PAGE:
I’ve been fairly consistent wearing a mask when I go into stores, but today I was downtown, outside, so my mask was in my pocket when a mentally ill woman I know from my shelter work approached me. She started cheerfully telling me how she just got back from touring America on the bus and she visited almost all 50 states. Of course she had no mask on and she got really close to me (I think she has a TBI, traumatic brain injury).

I told her to get away from me. She just kind of looked at me blankly. I said why the hell would you be be traveling around during a pandemic like that? She said don’t worry, she has been back for like three weeks and she’s fine. I shook my head and put some quick distance between me and this clueless individual.

Today was not the day to tell me about your travels, Jane.

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Emily Brock Wants The County Fairgrounds To Become Missoula’s Next Fiscally Reckless Blackhole

by William Skink

There are two worlds existing in tense proximity to each other. One world is called NEW NORMAL where human contact is restricted, small businesses are shuttered, and we argue about masks on social media all day. This world is filled with fear, uncertainty, and anger.

The other world is called OLD NORMAL where the ripple effects of lockdowns and a looming economic depression are cheerfully ignored by people with secure government jobs in order to carry on business as usual. This world is filled with irrational optimism and people like Emily Brock who want Missoula voters to consider passing a 15 million dollar bond for County Fairground improvements.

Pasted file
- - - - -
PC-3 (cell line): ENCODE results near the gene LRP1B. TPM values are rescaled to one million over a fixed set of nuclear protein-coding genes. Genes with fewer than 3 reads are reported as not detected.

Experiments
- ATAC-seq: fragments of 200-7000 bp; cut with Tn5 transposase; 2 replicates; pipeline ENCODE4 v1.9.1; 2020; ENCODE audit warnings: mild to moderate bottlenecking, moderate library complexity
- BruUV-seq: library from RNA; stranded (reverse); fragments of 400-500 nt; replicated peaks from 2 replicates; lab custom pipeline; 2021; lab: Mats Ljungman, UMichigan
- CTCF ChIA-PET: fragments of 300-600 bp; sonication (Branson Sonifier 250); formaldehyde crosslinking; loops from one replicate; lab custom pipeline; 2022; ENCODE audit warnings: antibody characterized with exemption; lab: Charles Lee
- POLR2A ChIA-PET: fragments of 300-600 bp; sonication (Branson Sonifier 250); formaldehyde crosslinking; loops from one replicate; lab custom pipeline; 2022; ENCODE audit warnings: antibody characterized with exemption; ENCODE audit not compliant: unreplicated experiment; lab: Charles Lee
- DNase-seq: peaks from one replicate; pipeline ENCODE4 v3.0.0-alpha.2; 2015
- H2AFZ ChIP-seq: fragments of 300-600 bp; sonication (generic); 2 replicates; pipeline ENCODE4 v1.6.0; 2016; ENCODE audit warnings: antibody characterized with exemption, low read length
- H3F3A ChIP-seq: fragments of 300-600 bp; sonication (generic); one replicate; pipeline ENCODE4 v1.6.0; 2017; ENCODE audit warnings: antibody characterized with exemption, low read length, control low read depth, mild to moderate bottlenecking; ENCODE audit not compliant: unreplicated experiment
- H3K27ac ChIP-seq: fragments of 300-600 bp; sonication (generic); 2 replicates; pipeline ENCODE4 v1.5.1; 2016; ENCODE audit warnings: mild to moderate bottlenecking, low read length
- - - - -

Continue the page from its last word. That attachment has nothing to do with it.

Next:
Because what we need now amidst a global pandemic is more interest-laden debt and ice rinks!!! From the link:

Stakeholders are revealing new information about a possible second phase of improvements for the Missoula County Fairgrounds, partly funded by a bond.

Officials say their current plans would ask for $15 million through a bond in 2022. That money would go toward a new livestock and equestrian pavilion, as well as more green space.

Organizers are also looking to privately fund $4 million for a rodeo arena, and $6 million toward new ice rinks.

“The community has told us from their preferences that the values underpinning fairgrounds redevelopment are education and learning for our kids, making the fairgrounds safer and cleaner, and supporting families and community,” said Emily Brock, Director for the Missoula County Fairgrounds.

Only someone who is irrationally optimistic and still currently employed with a comfortable salary would have the audacity to panhandle taxpayers for fairground money at a time like this.

Brock’s audacity is apparently a limitless resource, as evidenced by this $20,000 ask to County Commissioners for stuff happening at the Fairgrounds that will be MOSTLY CLOSED TO THE PUBLIC:

Fairgrounds organizers on Monday asked Missoula County commissioners to contribute $20,000 to cover expenses associated with this year’s limited events, most of which will be closed to the general public.

“Everything has been so up in the air for so long,” said fairgrounds director Emily Brock. “We’ve thrown everything we have at the wall to see what will stick. This is what we’re landing on in terms of what we think will really work this year.”